The International Monetary Fund is ready to tap its $1 trillion lending capacity as the coronavirus spreads. It's the latest sign of concern that the epidemic could plunge the global economy toward a downturn. "The case for a coordinated and synchronized global fiscal stimulus is becoming stronger by the hour," IMF Managing Director Kristalina Georgieva said. Visit Business Insider's homepage for more stories.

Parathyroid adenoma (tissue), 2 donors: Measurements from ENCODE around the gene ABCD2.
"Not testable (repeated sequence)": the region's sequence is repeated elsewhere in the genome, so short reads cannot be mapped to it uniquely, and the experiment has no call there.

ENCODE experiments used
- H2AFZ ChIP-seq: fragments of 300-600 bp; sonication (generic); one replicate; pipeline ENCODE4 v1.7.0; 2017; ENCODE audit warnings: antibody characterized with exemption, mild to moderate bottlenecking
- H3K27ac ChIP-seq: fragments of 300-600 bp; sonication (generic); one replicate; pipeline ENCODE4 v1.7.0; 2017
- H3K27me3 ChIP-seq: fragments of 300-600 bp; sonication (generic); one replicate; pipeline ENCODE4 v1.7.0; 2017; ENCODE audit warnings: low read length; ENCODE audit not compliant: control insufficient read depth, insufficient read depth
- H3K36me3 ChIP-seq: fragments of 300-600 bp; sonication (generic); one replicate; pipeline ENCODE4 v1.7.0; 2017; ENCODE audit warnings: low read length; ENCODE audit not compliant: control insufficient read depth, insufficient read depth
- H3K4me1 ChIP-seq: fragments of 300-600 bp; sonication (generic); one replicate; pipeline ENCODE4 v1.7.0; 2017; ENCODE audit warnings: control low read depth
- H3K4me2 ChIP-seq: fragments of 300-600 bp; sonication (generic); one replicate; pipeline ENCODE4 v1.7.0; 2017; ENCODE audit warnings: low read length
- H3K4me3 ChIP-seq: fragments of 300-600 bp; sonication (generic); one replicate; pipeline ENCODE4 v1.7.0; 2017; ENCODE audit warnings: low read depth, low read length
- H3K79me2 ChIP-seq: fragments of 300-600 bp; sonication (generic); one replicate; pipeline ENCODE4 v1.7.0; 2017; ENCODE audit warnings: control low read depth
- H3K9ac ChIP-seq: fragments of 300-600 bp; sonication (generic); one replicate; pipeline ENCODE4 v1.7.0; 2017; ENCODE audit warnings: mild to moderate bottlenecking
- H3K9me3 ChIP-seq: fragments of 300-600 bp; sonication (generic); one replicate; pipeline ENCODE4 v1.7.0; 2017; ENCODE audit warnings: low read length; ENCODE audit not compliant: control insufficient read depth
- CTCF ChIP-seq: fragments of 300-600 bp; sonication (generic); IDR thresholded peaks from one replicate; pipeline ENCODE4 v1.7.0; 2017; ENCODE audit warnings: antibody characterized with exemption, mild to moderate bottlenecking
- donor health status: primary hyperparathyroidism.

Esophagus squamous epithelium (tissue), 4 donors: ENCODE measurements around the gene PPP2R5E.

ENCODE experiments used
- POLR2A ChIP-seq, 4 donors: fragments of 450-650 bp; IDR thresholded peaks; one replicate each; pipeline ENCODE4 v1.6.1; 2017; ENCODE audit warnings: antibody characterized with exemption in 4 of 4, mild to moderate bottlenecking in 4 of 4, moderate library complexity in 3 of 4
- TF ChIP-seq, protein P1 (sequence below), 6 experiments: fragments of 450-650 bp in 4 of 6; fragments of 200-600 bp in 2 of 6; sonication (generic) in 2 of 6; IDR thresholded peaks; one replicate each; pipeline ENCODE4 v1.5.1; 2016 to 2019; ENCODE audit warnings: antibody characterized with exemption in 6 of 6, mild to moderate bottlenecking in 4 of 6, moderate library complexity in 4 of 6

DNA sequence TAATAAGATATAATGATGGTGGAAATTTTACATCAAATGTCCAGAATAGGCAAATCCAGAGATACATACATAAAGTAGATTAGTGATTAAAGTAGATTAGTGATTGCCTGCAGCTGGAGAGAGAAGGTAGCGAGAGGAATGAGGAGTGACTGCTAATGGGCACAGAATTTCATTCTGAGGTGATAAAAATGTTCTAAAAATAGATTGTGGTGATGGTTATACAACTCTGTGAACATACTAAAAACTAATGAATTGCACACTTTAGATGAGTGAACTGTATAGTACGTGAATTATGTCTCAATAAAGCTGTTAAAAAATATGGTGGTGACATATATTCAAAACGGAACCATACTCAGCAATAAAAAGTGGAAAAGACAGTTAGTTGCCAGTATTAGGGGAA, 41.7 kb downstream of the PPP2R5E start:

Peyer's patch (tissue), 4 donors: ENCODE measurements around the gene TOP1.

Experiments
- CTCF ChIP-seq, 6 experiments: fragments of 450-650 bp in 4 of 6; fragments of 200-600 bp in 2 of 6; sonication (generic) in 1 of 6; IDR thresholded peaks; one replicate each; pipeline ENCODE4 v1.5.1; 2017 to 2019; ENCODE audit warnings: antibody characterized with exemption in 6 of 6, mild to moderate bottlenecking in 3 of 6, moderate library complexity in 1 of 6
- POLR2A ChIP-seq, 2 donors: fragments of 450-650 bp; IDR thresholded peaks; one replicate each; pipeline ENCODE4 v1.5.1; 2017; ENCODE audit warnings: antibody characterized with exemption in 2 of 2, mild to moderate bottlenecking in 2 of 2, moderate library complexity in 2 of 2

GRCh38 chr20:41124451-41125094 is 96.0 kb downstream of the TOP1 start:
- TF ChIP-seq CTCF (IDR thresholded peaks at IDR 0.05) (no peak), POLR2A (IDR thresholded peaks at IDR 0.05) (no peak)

The International Monetary Fund is ready to tap its $1 trillion lending capacity as the coronavirus spreads, the latest sign of concern that the epidemic could push the global economy toward a downturn. IMF Managing Director Kristalina Georgieva said Monday the international lender stood ready to provide aid to its 189 member nations and encouraged governments and central banks to deploy their own stimulus measures. In an effort to contain the respiratory illness COVID-19, government and health officials have placed increasingly stringent restrictions on commerce and travel. "While quarantining and social distancing is the right prescription to combat COVID-19's public health impact, the exact opposite is needed when it comes to securing the global economy," Georgieva said. "The case for a coordinated and synchronized global fiscal stimulus is becoming stronger by the hour." Read more: From serving burgers at Red Robin to 250 units: Here's how James Dainard turned a clever real-estate investing strategy into an empire — and made $1 million off a property that was 'just sitting there' The international lender has 40 ongoing arrangements with combined commitments of about $200 billion and has received interest from about 20 more countries, according to Georgieva. About $50 billion is available for emerging and developing economies, while low-income members will have access to up to $10 billion in concessional financing facilities that carry zero interest rates. "As a first line of defense, the Fund can deploy its flexible and rapid-disbursing emergency response toolkit to help countries with urgent balance-of-payment needs," she said. Policymakers around the globe have raced to respond to the human and economic threats of COVID-19, which has spread to at least 143 countries and sickened more than 153,500. In the US, the Federal Reserve on Sunday made a second emergency rate cut and rolled out a $700 billion quantitative easing program. The Senate is expected to soon vote on a second funding package designed to soften the economic blow of COVID-19, such as through the expansion of paid sick leave and free testing for the illness. SEE ALSO: House passes coronavirus bill, which includes paid sick leave for workers Join the conversation about this story » NOW WATCH: A big-money investor in juggernauts like Facebook and Netflix breaks down the '3rd wave' firms that are leading the next round of tech disruption
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